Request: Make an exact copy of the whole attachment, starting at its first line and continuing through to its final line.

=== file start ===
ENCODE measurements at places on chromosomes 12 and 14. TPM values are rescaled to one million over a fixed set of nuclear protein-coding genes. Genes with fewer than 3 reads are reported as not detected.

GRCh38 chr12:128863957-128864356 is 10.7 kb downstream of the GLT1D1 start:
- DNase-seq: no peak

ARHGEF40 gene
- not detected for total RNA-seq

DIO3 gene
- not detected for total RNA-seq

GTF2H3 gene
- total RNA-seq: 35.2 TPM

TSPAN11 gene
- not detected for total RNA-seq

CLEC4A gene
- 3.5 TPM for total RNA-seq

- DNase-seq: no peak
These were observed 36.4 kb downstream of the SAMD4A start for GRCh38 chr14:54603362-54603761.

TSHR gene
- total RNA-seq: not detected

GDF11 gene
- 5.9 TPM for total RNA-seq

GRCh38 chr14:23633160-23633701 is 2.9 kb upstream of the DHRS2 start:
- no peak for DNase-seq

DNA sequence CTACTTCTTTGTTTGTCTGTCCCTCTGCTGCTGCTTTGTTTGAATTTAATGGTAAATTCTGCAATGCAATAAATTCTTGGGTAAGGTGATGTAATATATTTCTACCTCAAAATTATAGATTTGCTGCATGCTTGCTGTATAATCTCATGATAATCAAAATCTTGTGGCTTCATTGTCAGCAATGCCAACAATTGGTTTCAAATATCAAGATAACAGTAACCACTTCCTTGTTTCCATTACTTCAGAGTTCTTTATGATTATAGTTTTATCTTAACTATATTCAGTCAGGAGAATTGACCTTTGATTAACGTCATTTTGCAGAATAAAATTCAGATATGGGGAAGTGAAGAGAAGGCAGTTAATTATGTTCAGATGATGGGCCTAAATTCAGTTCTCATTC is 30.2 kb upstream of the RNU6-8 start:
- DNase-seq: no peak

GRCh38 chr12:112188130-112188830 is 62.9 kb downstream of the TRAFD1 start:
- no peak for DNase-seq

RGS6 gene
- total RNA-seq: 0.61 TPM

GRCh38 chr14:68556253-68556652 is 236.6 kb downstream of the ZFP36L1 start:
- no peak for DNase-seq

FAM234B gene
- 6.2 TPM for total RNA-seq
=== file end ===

ENCODE measurements at places on chromosomes 12 and 14. TPM values are rescaled to one million over a fixed set of nuclear protein-coding genes. Genes with fewer than 3 reads are reported as not detected.

GRCh38 chr12:128863957-128864356 is 10.7 kb downstream of the GLT1D1 start:
- DNase-seq: no peak

ARHGEF40 gene
- not detected for total RNA-seq

DIO3 gene
- not detected for total RNA-seq

GTF2H3 gene
- total RNA-seq: 35.2 TPM

TSPAN11 gene
- not detected for total RNA-seq

CLEC4A gene
- 3.5 TPM for total RNA-seq

- DNase-seq: no peak
These were observed 36.4 kb downstream of the SAMD4A start for GRCh38 chr14:54603362-54603761.

TSHR gene
- total RNA-seq: not detected

GDF11 gene
- 5.9 TPM for total RNA-seq

GRCh38 chr14:23633160-23633701 is 2.9 kb upstream of the DHRS2 start:
- no peak for DNase-seq

DNA sequence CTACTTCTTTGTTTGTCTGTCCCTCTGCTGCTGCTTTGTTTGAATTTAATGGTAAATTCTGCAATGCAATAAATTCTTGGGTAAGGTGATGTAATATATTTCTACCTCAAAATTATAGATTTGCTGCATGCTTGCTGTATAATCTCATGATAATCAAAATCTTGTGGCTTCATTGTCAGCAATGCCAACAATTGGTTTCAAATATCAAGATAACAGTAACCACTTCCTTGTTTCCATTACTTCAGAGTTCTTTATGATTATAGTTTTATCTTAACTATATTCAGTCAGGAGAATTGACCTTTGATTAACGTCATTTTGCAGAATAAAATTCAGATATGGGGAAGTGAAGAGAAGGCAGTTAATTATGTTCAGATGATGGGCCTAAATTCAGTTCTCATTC is 30.2 kb upstream of the RNU6-8 start:
- DNase-seq: no peak

GRCh38 chr12:112188130-112188830 is 62.9 kb downstream of the TRAFD1 start:
- no peak for DNase-seq

RGS6 gene
- total RNA-seq: 0.61 TPM

GRCh38 chr14:68556253-68556652 is 236.6 kb downstream of the ZFP36L1 start:
- no peak for DNase-seq

FAM234B gene
- 6.2 TPM for total RNA-seq